4. I object to the assumption that “mascot” is a pejorative. In that line of thinking, since it was the Europeans who were the ones who fraudulently stole all the Native American lands through various means, including counterfeit signatures, boundary issues, and even the copious use of alcohol to a culture who had never in 10,000 years used it, then all Europeans must first apologize then move back to their lands of origin. Stupid, of course, but not any more stupid than saying it is a demeaning thing to honor and remember them.
    Where does it say that “mascot” is a bad thing?

    1. Words mean what people want them to mean and then have to get others to accept the meaning. I think the problem here has been with the caricature of Indians in a generic sense rather than on any individual Indians. If the mascots had been respectful as they are for white people there probably would not have been the problem.

  5. Stop with this “retroactive canceling”. He was honored for what did with the American Army against the British.

  6. Can we republish your article in Teaching Social Studies, a joint publication of the New York and New Jersey Councils for the Social Studies?

    Alan Singer, Director, Secondary Education Social Studies
    Teaching Learning Technology
    290 Hagedorn Hall / 119 Hofstra University / Hempstead, NY 11549
    (P) 516-463-5853 (F) 516-463-6196

  7. Hi Peter,
    My wife just found this blog and passed it on to me, or I would have chimed in sooner….For the past 20 years I have been researching and compiling information about the Sachem Daniel Nimham for a sculptural tribute to him somewhere in the Hudson Valley. It all began really in 2002, with creating a small sketch of Nimham to promote to local towns. In 2019, I got a call from newly elected Supervisor of Fishkill Ozzy Albra asking if I would still be interested in creating it for the town. Our location for the 8′ sculpture will be at routes 52 and 82 exactly where the plaque on a rock was dedicated in 1937. I am actually using the same but restored plaque for the front of the 5′ tall base on which the 1 ton statue of Daniel Nimham will be mounted. For me the statue is not only a memorial to Nimham, Wappingers, Mohican and to all those Native People of the Hudson Valley Region and New England are. It is of course a memorial to all those Native People who died taking up arms for the American Cause. Some of America’s first Veterans are Native Americans. George Washington desperately needed Native People on the Continental side during the battle with Great Britain. We all know the sad story, they the Native Americans received nothing for their sacrifice and were quickly pushed out of the way. The sculpture is almost completed and we should be starting the ground work and base at the site soon. My hope is the sculpture of Nimham is an inspiration to all of us who strive for better things for our fellow human beings. The sculpture while closely historically correct as possible, combines symbolism and allegory that help to share Nimham’s story as well as his people’s. I have been fortunate to have a filmmaker Jeff Hodges volunteering his time and effort since I began working on the sculpture in 2020, filming in detail. More information and episodes of the process can be found here:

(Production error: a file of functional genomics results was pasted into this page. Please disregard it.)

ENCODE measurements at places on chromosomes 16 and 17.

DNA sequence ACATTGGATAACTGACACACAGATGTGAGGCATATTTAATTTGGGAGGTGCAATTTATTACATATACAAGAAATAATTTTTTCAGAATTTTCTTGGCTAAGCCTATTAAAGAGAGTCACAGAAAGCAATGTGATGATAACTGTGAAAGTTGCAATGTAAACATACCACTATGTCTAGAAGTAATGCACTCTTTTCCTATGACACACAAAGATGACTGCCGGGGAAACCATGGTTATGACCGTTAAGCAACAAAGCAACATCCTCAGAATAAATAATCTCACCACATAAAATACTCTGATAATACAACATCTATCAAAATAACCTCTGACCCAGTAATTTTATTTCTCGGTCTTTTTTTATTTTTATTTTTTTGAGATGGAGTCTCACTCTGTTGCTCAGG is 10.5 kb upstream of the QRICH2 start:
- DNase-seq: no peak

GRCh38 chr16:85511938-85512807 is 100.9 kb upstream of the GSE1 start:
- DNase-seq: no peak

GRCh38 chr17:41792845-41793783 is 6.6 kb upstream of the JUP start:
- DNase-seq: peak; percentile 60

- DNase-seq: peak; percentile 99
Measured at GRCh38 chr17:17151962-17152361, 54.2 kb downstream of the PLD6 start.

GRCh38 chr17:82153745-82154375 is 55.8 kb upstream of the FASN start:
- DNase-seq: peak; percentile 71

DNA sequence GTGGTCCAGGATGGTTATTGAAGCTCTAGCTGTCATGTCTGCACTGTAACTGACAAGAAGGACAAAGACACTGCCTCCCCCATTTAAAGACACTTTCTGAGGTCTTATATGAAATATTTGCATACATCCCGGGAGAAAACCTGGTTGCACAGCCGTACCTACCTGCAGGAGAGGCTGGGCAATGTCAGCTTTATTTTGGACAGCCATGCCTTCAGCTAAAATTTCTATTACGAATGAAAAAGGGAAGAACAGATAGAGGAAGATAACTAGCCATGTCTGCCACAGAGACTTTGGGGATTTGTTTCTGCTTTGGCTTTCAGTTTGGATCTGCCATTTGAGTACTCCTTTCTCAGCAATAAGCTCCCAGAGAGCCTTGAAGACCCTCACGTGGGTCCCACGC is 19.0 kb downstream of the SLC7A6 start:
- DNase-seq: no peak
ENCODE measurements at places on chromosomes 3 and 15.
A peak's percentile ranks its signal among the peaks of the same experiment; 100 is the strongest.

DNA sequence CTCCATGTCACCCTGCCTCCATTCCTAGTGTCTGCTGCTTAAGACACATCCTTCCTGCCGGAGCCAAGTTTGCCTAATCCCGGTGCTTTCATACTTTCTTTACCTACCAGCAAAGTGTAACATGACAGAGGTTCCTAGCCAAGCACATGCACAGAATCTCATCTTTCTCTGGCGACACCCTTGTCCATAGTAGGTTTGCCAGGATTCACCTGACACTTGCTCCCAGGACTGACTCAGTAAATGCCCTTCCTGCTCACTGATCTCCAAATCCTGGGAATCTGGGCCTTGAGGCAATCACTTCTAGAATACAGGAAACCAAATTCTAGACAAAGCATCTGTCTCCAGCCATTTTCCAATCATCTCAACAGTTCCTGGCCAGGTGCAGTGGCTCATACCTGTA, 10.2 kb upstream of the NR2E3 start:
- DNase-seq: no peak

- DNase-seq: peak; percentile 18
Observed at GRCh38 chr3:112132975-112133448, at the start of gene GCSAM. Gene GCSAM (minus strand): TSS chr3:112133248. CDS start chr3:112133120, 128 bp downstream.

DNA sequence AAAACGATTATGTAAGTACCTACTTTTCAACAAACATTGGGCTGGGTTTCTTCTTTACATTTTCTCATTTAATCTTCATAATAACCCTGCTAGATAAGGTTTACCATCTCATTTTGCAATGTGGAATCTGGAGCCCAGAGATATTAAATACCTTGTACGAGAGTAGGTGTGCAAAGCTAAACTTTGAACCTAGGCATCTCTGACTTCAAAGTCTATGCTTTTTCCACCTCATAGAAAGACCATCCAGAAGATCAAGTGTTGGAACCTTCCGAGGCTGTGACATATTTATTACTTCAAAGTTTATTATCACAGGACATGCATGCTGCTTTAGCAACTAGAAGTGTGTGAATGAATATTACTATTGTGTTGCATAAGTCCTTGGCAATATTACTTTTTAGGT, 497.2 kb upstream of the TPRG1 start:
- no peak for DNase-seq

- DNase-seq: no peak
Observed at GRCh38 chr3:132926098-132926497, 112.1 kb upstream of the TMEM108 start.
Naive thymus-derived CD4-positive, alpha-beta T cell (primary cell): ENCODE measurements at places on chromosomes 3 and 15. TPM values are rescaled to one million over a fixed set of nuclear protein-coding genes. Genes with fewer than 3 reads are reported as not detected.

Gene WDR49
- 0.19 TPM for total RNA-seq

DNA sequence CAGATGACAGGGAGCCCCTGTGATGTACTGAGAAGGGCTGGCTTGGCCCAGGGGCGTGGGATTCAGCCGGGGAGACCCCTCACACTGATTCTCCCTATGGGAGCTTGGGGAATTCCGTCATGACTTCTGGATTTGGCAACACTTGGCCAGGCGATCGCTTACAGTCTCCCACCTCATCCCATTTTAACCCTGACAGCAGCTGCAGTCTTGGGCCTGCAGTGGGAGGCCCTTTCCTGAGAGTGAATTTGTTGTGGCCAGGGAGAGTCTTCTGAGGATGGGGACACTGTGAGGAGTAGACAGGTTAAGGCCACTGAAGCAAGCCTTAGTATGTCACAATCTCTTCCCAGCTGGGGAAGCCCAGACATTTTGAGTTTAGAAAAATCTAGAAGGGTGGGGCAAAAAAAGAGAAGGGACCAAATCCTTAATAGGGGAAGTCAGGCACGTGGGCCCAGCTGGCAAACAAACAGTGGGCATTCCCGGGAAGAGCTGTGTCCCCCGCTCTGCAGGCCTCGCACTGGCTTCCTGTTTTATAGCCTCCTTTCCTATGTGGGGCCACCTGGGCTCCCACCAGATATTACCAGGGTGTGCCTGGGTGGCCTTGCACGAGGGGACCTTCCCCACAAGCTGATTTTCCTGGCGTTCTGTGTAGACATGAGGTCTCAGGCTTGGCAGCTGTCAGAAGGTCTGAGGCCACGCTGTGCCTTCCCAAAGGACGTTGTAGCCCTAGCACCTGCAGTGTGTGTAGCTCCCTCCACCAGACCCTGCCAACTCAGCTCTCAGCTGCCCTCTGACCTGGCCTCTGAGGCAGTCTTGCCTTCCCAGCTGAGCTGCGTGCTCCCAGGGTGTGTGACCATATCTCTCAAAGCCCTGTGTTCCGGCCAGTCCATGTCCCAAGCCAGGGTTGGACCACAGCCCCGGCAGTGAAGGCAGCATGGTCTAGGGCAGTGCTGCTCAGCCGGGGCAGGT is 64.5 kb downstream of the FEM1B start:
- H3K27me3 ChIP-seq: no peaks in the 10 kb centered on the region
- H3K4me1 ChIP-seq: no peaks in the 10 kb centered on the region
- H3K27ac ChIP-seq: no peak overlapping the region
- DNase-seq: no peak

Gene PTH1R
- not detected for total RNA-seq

Supervisor Albra and myself are hoping to have a wonderful spiritual celebration and dedication in the Spring 2022.